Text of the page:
NYC trip

After thinking about it a lot, I took the plunge and went into NYC this weekend, on Sunday. I went to the Met and MoMA, which is a pretty standard Sunday NYC day trip for me. It’s the first time I’d been to MoMA since October 2019, when I went in for their reopening. And I also hadn’t been to the Met since October 2019, when I was in the city for NYCC. So it’s been more than a year and a half since I’d been to either museum. And of course this is the first time I’ve gone into the city since before the pandemic. I thought I’d write up some thoughts on the experience.

First, NJ Transit: Masks are still required on trains, but not everyone is following that rule. The trip in was OK, and seemed safe. The train wasn’t crowded, and the other passengers were nearly all wearing masks. The trip back, though, was a little scary. The train was pretty crowded, relatively speaking, and there were a lot more people without masks.

I made reservations for both the Met and MoMA before going in to the city. I don’t think I needed to though. Neither museum asked about the reservation. They both just scanned my member card and let me in. And I don’t think non-members really need reservations anymore either. So next time I’ll probably skip that.

Both museums require masks, and most folks at both museums were keeping their masks on, so that was good. I felt relatively safe.

Entry procedures have changed at both museums. At the Met, I used to have to get a ticket from a kiosk with my member card, then wear a sticker to get in. Now, a person scans the member card, and there’s no ticket or sticker. That’s easier, mostly, but it also means that you need to get scanned back in if you go from one wing to the other. At MoMA, they had a new checkpoint set up for bag checks and temperature checks. Then, they scan your card at another checkpoint a little further in. At both museums, the process was a little chaotic, but not too bad.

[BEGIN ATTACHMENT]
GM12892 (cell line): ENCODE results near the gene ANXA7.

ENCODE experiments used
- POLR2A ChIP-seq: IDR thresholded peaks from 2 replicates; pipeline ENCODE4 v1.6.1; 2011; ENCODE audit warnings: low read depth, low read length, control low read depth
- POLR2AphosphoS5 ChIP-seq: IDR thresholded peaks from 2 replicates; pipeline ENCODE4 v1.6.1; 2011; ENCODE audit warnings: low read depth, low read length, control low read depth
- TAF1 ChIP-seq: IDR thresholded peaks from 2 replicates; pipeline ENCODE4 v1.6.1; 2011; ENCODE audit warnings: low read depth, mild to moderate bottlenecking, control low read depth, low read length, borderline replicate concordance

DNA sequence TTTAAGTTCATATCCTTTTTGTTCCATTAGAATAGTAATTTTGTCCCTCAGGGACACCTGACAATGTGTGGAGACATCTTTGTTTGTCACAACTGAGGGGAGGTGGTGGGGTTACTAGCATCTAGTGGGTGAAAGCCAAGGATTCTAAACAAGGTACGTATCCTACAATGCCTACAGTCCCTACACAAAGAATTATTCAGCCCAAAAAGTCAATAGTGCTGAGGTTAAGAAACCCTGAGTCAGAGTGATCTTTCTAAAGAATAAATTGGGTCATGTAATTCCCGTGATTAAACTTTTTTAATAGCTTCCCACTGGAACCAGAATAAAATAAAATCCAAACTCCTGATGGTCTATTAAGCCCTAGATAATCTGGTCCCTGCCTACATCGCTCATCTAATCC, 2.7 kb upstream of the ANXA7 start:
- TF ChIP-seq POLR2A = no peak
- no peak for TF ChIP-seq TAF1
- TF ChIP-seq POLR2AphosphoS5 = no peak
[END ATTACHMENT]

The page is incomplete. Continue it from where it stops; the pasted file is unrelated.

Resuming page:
As to other changes, neither museum lets you check your bag anymore. So that’s inconvenient. I always bring a backpack into the city with me, and I don’t want to drag it around the museum.

And both museums have really cut back on dining options. The Met has the old cafeteria open, which they’re now calling “The Eatery.” I looked around, and it’s not much changed, though there’s less to choose from, and (of course) no salad bar. And the American Wing cafe is open, but they’re just selling pre-packed stuff. You can’t get a fresh coffee there, only canned drinks. I was kind of hoping they might have the bar on the roof open, but that was closed too. It seems like the roof would be a pretty safe place to remove your mask and have a snack, but I guess they’re not ready for that yet. So there’s really no good place to eat at the Met, as far as I can tell.

At MoMA, the cafe on the second floor, where I usually eat, is closed. There’s some kind of cafe on the sixth floor now, and that was open, but honestly I couldn’t even figure out how to get there. This was only my second time visiting the new expanded museum, and it’s pretty confusing, trying to find your way around. They also have a bar open in the sculpture garden, but there’s not much you can get there. I got a $3 bottle of water.